Every so often, we’ll chat with an alum about what they do and how they got there. Today we’re talking with Nilusha Jayasinghe ’13, biological sciences and Spanish, M.S. ’15 applied molecular biology, about her work as a researcher at the National Institutes of Health.
Name: Nilusha Jayasinghe
Job Title: Intramural Research Fellow, National Institutes of Health
Major/Minor: Undergrad: Biology and Spanish, Grad: Applied Molecular Biology (AMB)
Grad Year: Undergrad: 2013, Grad: 2015
Tell me a little about the research project you’re involved in at NIH. I study the genetics of blood and lymph vessel development and differentiation during vertebrate development using the model organism zebrafish. We look at the genes that are critical in different signaling pathways that dictate proper vessel development, which can also play a role in cancer metastasis since tumors need these vessels to survive. Zebrafish develop rapidly and produce transparent embryos which are fertilized outside of the mother, which enable us to use them to study our topic very easily. Most importantly, development in zebrafish is very similar to human development, so we can translate our findings into the genetics behind circulatory defects in humans which is really interesting and useful!
How did your UMBC experience bring you to your current position in research? I was a pre-med student back then at UMBC (currently I’ll call myself pre-health, since I am also considering [physician assistant] school as well), and one of the things that make a competitive applicant is research experience. I also have skills and interests in the biological sciences which were especially refined during my master’s program, so I thought that I’ll take a few years post-graduation to do more research. I ended up at the NIH because of their amazing research facilities and track record, as well as their extensive pre-health community and resources.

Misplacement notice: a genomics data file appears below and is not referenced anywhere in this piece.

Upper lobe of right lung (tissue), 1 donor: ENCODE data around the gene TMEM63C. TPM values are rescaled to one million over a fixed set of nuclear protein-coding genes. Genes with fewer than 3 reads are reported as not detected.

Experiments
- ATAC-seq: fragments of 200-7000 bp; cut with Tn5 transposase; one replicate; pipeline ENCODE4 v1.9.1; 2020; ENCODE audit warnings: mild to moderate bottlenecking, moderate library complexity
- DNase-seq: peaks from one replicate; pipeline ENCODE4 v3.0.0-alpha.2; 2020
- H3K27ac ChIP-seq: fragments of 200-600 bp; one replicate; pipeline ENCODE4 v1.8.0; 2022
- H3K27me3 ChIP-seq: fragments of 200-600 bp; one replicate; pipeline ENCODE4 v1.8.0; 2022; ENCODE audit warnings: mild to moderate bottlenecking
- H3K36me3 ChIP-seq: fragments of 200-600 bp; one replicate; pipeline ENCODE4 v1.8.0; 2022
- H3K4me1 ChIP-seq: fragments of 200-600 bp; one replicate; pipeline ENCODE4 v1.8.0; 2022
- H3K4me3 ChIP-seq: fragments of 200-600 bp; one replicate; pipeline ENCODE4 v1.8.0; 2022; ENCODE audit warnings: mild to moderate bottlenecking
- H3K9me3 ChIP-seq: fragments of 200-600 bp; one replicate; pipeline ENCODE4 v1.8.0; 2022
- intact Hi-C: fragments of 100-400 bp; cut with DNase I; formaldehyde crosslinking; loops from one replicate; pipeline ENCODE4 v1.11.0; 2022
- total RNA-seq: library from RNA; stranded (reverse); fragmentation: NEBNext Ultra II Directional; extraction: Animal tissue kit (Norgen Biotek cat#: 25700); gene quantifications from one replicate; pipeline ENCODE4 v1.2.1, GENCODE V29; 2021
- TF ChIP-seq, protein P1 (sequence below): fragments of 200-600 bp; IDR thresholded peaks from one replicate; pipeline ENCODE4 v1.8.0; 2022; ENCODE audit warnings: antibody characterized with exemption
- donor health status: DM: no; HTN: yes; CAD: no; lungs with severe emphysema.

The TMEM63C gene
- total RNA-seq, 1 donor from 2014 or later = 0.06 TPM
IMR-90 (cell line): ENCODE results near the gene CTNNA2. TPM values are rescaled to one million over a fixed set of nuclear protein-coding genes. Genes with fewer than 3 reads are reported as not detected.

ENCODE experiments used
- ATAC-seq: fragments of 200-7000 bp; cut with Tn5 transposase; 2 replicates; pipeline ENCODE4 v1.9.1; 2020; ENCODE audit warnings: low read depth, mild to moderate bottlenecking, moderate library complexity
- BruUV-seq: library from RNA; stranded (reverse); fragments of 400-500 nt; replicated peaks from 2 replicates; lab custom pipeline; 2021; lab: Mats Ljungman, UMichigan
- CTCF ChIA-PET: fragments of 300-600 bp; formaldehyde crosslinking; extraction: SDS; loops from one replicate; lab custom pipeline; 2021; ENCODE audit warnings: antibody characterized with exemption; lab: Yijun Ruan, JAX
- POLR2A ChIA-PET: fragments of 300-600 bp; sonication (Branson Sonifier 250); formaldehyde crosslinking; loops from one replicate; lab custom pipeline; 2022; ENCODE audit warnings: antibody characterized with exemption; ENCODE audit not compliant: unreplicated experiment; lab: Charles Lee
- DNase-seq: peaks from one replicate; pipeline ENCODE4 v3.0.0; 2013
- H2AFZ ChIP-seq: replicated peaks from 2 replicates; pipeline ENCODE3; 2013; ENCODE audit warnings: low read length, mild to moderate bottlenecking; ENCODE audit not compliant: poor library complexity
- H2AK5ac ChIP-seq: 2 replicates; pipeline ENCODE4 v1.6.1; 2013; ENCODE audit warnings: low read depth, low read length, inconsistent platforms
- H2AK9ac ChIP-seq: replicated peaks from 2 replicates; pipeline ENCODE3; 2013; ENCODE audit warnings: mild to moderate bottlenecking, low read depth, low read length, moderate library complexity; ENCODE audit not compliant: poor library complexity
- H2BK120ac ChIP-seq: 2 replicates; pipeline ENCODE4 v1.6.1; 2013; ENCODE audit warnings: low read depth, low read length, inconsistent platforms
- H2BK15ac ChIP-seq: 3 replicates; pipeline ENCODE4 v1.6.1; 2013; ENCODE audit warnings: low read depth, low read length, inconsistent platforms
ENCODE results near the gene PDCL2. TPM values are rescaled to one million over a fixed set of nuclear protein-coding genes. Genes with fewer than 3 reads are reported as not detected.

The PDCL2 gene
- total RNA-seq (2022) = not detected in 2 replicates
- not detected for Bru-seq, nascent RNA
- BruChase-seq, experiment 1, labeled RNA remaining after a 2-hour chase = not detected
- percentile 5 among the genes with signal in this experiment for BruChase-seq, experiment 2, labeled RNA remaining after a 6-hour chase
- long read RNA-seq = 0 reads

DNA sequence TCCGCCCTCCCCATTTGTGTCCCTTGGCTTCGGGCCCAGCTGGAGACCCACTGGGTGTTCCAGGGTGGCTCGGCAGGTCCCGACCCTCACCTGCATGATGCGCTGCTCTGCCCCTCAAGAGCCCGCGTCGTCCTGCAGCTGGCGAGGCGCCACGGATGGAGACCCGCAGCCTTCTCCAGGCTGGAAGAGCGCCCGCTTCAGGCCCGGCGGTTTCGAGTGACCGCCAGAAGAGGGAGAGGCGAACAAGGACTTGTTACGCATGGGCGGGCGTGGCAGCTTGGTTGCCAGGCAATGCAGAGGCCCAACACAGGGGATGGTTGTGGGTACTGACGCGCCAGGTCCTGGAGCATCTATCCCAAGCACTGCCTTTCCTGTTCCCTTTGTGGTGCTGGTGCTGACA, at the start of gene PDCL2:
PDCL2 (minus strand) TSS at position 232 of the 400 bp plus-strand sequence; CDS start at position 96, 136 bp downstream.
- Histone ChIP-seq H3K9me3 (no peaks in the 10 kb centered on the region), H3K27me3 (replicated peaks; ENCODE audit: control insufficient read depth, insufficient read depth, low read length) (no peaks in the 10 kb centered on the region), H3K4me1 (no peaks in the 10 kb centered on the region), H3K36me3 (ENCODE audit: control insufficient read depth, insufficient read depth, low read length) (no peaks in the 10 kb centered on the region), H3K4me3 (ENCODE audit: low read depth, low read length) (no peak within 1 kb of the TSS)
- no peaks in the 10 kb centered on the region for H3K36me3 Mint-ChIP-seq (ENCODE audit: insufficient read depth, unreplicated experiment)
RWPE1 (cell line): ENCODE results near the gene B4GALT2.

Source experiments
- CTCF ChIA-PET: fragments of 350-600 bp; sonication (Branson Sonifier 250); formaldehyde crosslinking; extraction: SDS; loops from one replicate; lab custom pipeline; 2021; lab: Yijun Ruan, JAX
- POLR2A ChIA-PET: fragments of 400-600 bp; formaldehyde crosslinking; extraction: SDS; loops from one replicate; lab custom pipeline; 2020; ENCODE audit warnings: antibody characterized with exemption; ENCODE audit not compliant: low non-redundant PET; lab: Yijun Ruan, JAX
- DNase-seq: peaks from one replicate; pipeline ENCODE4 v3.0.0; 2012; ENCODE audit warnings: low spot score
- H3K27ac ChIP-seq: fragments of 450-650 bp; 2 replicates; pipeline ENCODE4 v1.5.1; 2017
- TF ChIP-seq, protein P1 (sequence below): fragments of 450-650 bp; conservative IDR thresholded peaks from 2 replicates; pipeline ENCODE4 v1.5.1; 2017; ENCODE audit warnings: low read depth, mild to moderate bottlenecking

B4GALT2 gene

Is there a particular class or professor at UMBC that inspired you? Yes! I’ll have to say that Dr. Richard Wolf (now retired, taught prokaryotic molecular biology and directed the AMB program) and Ms. Julia Wolf (taught the lab part of the AMB program) both inspired and challenged me a lot during my master’s program. They were excellent instructors and mentors, teaching with both care and the necessary challenge[s] to push their students to their [maximum] potential.
Having had the experience, what piece of advice would you give a new UMBC student? There is so much that I learned at UMBC and so many things I can say, but I think one of the most valuable things is to realize the amount of resources and great minds there are [here]. With that said, in order to make the best of your experience I think that getting involved and networking is so important! Tell people about what interests you and what you hope to do short-term or long-term, and I guarantee that they will want to help you! You never know what others may know about or can do for you that might open the doors for some of the best experiences of your life. This happened to me many times at UMBC [,and these experiences] helped me land graduate assistantships, learn about the AMB program, and finally get a spot in the NIH, for some examples. So, put yourself out there and let yourself be known!